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(L-R) The Visionary Conversations panel Yutta Fricke, Richard Milgrom, Michelle Porter and Tanis Woodland on Dec. 8, 2016. Photo by Mike Latschislaw.

(L-R) The Visionary Conversations panel - Yutta Fricke, Richard Milgrom, Michelle Porter and Tanis Woodland on Dec. 8, 2016. // Photo by Mike Latschislaw

Visionary Conversations conveys insight into accessibility

December 12, 2016 — 

The latest Visionary Conversations brought forward insight and discussion on accessibility in Manitoba, with the conversation held for an attentive audience inside the Robert B. Schultz Theatre at St. John’s College at the U of M on Dec. 8.

Provincial numbers suggest one is six Manitobans is disabled by barriers where they live, work and play.

At Visionary Conversations, panelist Yutta Fricke, who is executive director of the provincial Manitoba Disabilities Issues Office, said that viewing accessibility as a key focus has widespread societal effects.

“When you design for the outlier, everyone benefits,” she said.

Greg Juliano [LLB/98], University of Manitoba associate vice-president (human resources), moderated the discussion, which was presented with sign language and voice to text on a screen.

The panel also included Richard Milgrom [BES/80], head and associate professor for the department of city planning with the U of M’s Faculty of Architecture; Michelle Porter, director of the Centre on Aging and professor with the U of M Faculty of Kinesiology and Recreation management; and Tanis Woodland [BA/92] from U of M disability studies.

The dialogue included discussion of The Accessibility for Manitobans Act, legislation that Fricke’s office was involved in assembling. The Act aims to identify, prevent and eliminate barriers for people, in order to make Manitoba an inclusive society.

Greg Juliano at Visionary Conversations on Dec. 8, 2016. // Photo by Mike Latschislaw

Greg Juliano at Visionary Conversations on Dec. 8, 2016. // Photo by Mike Latschislaw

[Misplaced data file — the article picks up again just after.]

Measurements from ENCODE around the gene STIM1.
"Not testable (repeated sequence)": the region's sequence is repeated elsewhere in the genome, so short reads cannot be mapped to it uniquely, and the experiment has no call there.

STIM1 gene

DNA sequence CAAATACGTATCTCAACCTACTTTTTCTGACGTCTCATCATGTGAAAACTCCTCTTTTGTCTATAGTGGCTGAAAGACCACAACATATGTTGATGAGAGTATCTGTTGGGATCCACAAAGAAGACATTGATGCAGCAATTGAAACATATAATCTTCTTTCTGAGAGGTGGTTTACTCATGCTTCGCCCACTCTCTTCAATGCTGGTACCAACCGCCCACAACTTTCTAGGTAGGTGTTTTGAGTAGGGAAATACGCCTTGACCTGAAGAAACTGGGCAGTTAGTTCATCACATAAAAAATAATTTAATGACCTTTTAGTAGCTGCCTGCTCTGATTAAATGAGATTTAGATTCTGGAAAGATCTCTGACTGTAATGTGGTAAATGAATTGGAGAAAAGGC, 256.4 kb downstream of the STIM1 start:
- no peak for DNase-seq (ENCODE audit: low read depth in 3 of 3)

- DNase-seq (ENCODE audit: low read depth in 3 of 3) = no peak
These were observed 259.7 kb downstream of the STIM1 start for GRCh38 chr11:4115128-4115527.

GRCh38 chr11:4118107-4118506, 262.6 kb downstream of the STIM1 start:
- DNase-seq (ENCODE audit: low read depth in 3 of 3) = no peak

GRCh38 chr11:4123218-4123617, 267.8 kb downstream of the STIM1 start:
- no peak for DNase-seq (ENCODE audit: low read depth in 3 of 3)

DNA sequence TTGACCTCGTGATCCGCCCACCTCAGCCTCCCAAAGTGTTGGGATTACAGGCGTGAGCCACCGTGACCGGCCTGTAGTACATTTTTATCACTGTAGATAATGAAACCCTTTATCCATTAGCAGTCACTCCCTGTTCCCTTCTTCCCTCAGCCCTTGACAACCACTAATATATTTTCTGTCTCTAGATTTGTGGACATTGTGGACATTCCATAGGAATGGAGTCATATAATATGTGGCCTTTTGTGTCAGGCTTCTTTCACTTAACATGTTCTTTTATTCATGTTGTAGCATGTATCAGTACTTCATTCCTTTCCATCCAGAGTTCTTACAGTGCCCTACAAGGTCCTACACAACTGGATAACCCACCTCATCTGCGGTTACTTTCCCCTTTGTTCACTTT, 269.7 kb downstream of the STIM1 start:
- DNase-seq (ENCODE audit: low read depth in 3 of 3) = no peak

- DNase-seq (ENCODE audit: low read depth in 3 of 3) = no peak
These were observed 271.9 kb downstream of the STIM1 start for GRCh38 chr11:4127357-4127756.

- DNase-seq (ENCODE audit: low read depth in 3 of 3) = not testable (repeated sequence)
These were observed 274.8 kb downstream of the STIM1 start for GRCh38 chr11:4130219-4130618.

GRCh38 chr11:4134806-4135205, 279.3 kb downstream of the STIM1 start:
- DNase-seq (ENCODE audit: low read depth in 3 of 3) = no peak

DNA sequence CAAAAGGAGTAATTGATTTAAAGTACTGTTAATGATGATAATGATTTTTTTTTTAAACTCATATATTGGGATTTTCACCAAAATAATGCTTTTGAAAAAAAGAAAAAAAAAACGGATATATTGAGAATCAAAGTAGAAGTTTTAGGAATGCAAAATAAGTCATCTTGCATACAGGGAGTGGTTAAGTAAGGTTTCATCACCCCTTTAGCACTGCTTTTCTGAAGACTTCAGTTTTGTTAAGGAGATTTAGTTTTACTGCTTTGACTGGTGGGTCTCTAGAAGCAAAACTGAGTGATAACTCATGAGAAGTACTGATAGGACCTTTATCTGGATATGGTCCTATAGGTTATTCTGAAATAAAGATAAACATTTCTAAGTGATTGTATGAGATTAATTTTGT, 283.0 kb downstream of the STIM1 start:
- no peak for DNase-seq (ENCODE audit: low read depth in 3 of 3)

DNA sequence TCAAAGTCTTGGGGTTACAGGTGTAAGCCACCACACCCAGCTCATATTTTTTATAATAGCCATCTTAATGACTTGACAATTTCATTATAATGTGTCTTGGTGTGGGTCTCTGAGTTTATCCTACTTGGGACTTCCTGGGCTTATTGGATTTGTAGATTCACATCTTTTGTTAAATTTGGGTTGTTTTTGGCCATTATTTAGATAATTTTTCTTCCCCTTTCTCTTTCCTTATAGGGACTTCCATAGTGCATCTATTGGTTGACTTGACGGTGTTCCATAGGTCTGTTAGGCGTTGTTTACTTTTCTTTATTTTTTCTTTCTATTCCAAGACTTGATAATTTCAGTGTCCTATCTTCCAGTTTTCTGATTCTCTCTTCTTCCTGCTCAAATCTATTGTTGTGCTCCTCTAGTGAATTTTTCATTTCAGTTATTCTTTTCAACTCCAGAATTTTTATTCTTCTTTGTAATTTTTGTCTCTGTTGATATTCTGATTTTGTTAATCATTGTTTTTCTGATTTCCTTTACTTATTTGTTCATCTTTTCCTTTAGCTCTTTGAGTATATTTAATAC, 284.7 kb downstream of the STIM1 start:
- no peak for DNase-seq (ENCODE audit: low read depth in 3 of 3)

As part of Accessibility Act, public sector organizations, including the U of M, must have an accessibility plan unveiled this month.

“We’re at a critical stage in implementation,” said Juliano, adding that the university’s accessibility plan will be released very shortly.

During the panel discussion, Richard Milgrom spoke on the vital need to include accessibility into the design of structures and cities, citing examples of neighbourhoods where a new house might have accessibility features—such as washrooms on a main floor—but the surrounding area lacks sidewalks for walking and wheelchairs.

Milgrom and the panel also delved into consideration for age-friendly designs.

Michelle Porter brought up the University of Manitoba becoming Canada’s first age-friendly university earlier this year, as part of an international initiative to encourage communities to shape social and physical environments to support people of all ages, especially older citizens.

Porter addressed the need to counter ageism and to recognize the wisdom and experience of older citizens, offering barrier-free opportunities for them to engage in communities. On the issue of barriers, she pointed to the recent example of snow clearing operations in parts of the city focusing on roads, while sidewalks remained unplowed for longer periods.

The panel discussed the need to consult individuals on what they need to do their jobs, such as having accurate screen reader tools for people with visual impairment.

Tanis Woodland works as an office assistant at the U of M and also works with several organizations regarding access to websites for persons who are visually impaired.

While some organizations design public-facing websites with accessibility in mind, many more also need to consider making sure their content management systems, behind the scenes, can also be accessed by staff who may have a visual impairment and need to access the system for their work, she said.

On the question of whether Manitoba is prepared for accessibility, Woodland said there still is a ways to go.

“I think we have a lot of work to do and it’s going to take cooperation…one of the biggest keys to this will be collaboration,” she said.

On the Accessibility Act, Woodland said she believes it will help build crucial momentum.

“The Act is going to promote awareness and bring people together and it’s going to allow for things to work,” she said.

Watch the full conversation below:


The University of Manitoba is committed to creating an inclusive and accessible community for all faculty, students and staff. Feedback on any barriers to accessibility to the University of Manitoba’s work and learning environments can be submitted here. All suggestions will be considered as we identify ways we can improve our organization, building upon goals identified in the U of M’s strategic plan, of providing accessibility and reasonable accommodation.

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